Over the holiday weekend I rode each of my bikes to Detroit and back, the V-Strom on Friday and the Gixxer on Saturday. There were a lot of vehicles on the road and a fair number of bikes as well, and Detroit itself was hopping.

Something interesting happened. I gassed up my V-Strom on regular unleaded at the small store in Detroit on Friday and paid $8.90 for the fuel bill. On Saturday I rode my Gixxer to Detroit and filled up the tank on premium unleaded. The bill?


Monday, June 23, 2014

Convergence of Two Nations

I recently got divorced and part of that process involved moving out of my house in the suburbs and into an apartment in the city. It also meant storing my two bikes -- 2007 Suzuki V-Strom 650 and 2012 Suzuki GSX-R750 -- in a storage unit since my apartment complex had no garages available. It's somewhat of a pain having to drive a half mile just to get to where my bikes are located, as you can imagine. But, at least I still have them.

This past weekend I needed to get some time on two wheels and decided to take my Gixxer for an overnight trip to John Day in central Oregon. The route I take passes through some of the finest geography in the west and courses over some incredible riding roads. I'm leery of giving too many details because I don't want to get the word out. Before you know it, the route is crawling with motorcycles and the resultant law enforcement like remoras attached to sharks.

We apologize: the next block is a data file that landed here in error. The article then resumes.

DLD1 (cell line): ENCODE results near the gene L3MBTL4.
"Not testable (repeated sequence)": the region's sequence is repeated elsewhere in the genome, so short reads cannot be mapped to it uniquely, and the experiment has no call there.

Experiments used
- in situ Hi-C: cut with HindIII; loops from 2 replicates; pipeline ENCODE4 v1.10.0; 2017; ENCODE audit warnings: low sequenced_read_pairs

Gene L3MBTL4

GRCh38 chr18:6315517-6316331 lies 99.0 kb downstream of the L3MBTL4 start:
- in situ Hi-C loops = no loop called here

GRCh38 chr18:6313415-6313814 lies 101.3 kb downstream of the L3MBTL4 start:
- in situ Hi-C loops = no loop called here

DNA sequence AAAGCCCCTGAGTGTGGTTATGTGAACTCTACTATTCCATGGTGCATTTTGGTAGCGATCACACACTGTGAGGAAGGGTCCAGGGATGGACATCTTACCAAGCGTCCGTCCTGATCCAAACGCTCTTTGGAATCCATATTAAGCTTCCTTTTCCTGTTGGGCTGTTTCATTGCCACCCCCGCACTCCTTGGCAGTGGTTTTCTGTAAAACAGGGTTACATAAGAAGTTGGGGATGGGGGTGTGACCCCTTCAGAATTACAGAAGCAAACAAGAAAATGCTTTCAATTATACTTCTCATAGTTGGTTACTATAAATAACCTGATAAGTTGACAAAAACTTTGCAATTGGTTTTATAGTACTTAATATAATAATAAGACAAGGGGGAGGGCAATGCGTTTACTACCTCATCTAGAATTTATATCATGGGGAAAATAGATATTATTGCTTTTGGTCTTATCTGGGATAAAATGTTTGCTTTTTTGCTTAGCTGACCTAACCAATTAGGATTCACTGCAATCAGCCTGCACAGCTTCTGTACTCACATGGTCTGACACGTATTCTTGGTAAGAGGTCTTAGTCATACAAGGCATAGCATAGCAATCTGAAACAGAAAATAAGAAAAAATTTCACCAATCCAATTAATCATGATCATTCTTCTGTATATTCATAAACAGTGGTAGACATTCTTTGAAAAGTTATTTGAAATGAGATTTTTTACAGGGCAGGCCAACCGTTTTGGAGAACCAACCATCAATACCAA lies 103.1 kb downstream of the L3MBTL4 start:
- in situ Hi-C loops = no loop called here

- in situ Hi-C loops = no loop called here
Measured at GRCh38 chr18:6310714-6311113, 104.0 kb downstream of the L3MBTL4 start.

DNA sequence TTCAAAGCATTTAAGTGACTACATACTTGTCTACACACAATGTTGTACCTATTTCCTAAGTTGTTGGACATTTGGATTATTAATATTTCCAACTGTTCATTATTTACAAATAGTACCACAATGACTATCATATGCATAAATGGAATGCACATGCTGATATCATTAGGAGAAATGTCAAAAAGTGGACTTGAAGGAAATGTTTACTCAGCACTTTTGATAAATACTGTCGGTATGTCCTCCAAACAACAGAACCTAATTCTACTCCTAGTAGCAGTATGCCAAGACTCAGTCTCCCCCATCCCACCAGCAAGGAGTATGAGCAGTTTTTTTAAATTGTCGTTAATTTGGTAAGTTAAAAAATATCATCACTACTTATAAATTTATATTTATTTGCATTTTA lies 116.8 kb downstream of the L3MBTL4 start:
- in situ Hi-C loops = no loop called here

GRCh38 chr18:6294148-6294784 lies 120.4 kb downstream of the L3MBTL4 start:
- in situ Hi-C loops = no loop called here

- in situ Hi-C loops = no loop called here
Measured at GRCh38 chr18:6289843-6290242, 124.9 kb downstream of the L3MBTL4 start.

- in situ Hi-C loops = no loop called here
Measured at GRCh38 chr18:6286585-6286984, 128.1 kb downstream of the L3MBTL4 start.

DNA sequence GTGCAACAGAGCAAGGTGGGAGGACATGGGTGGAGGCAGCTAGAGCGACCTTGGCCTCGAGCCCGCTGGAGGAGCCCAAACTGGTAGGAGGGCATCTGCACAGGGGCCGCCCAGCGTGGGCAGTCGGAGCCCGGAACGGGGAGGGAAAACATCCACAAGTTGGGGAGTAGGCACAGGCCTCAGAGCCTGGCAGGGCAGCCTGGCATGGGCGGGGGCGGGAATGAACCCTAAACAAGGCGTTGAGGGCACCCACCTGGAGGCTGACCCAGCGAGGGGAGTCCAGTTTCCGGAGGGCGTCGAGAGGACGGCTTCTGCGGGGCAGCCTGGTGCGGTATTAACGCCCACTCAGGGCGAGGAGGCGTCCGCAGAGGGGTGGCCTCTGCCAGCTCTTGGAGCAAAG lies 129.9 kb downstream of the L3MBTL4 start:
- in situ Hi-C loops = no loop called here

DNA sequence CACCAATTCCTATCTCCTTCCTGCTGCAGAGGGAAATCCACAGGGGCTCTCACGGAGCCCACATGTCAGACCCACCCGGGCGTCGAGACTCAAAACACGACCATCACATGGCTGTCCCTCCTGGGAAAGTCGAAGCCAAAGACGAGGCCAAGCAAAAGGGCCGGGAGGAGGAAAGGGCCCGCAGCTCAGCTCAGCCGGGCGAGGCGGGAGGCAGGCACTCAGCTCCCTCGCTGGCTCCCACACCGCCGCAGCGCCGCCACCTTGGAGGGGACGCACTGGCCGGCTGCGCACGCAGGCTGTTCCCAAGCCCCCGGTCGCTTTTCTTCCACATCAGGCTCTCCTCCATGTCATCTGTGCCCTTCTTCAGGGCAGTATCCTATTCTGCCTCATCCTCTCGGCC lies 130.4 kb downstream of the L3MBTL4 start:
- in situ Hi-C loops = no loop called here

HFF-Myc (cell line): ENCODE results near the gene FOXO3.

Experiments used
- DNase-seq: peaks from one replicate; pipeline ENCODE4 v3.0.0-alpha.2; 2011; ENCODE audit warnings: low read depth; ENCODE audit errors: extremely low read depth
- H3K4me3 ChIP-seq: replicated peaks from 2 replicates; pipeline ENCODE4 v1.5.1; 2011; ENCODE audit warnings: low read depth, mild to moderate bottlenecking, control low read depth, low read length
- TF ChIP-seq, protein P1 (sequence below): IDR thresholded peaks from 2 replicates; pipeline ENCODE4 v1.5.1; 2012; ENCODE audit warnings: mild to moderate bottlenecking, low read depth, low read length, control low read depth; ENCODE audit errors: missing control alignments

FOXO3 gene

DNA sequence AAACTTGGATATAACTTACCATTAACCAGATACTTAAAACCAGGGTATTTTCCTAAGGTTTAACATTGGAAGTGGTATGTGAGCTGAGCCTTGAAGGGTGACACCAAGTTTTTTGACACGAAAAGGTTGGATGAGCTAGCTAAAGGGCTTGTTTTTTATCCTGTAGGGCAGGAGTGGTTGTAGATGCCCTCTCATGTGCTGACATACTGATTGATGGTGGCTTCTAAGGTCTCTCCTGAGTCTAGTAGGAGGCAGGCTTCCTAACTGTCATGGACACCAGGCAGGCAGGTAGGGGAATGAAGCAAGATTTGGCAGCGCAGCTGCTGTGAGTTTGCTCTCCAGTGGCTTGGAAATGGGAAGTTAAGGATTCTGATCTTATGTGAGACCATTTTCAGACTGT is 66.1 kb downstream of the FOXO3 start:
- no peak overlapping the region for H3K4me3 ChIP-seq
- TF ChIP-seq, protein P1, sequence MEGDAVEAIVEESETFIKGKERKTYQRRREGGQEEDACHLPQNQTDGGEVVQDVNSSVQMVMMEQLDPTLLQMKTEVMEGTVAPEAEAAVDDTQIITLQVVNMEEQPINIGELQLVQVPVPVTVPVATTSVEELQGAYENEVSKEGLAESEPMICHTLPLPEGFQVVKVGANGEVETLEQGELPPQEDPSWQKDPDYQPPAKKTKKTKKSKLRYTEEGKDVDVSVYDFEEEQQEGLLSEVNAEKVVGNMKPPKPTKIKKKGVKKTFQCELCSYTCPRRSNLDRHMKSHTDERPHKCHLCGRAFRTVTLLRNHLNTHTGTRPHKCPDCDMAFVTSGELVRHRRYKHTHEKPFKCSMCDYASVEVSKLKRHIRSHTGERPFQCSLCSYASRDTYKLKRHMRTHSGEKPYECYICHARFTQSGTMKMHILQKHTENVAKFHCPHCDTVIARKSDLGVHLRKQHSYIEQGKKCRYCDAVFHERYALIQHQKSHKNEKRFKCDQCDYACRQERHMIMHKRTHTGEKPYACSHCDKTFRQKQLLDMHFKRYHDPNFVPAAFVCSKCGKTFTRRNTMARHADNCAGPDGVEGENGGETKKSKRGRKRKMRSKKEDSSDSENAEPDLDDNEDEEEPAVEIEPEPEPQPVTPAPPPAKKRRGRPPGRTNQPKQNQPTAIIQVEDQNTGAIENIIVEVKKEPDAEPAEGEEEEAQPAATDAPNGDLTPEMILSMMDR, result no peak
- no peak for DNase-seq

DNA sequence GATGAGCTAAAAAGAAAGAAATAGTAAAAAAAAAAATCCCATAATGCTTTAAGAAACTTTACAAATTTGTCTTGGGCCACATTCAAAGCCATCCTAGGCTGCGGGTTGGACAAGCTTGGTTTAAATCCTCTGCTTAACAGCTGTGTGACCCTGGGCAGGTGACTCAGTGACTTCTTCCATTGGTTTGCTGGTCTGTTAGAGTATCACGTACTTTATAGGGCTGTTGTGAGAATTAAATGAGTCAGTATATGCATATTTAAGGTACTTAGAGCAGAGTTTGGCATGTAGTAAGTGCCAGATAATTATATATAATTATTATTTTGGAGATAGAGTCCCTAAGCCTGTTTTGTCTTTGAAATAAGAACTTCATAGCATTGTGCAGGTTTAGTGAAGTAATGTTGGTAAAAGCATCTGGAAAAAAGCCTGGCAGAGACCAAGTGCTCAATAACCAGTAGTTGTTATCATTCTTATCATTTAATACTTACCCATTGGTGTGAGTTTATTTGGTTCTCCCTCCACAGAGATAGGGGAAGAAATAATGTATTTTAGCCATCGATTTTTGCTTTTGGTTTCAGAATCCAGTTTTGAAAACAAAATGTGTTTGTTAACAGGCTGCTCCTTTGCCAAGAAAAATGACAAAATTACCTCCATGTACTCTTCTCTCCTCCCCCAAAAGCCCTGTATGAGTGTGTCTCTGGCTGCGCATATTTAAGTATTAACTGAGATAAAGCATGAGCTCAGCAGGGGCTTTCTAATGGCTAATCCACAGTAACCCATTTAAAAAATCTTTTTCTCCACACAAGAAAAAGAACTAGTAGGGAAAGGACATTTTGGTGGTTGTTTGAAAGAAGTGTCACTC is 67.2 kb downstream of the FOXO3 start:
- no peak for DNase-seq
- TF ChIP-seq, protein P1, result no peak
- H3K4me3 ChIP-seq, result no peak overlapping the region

The weather was perfect, the road conditions were nearly flawless, and my Gixxer was running like an Olympic athlete. It was a wonderful trip.

I stayed at the Best Western John Day Inn and ran into three grey-haired gentlemen from Canada that were immediately familiar to me. We met in the same place a few years earlier as they were coming down from British Columbia to enjoy the roads in Oregon. Two rode BMW's and one rode a Yamaha FJR1300. The first time I met them, I was on my filthy and road-weary V-Strom on my way back from a very long trip. This time we chatted about my Gixxer.

It is fascinating that we should meet up in the same location a second time, so many miles (or kilometers) from home. They are really nice guys and I regret not getting their contact information. As I left Sunday morning I jokingly said, "I'll see you again in a couple of years." It just may happen.

Saturday, April 26, 2014

Scenic Klickitat County, Washington

During a spring ride in April, I discovered some new beauty in Klickitat County, in south-central Washington State.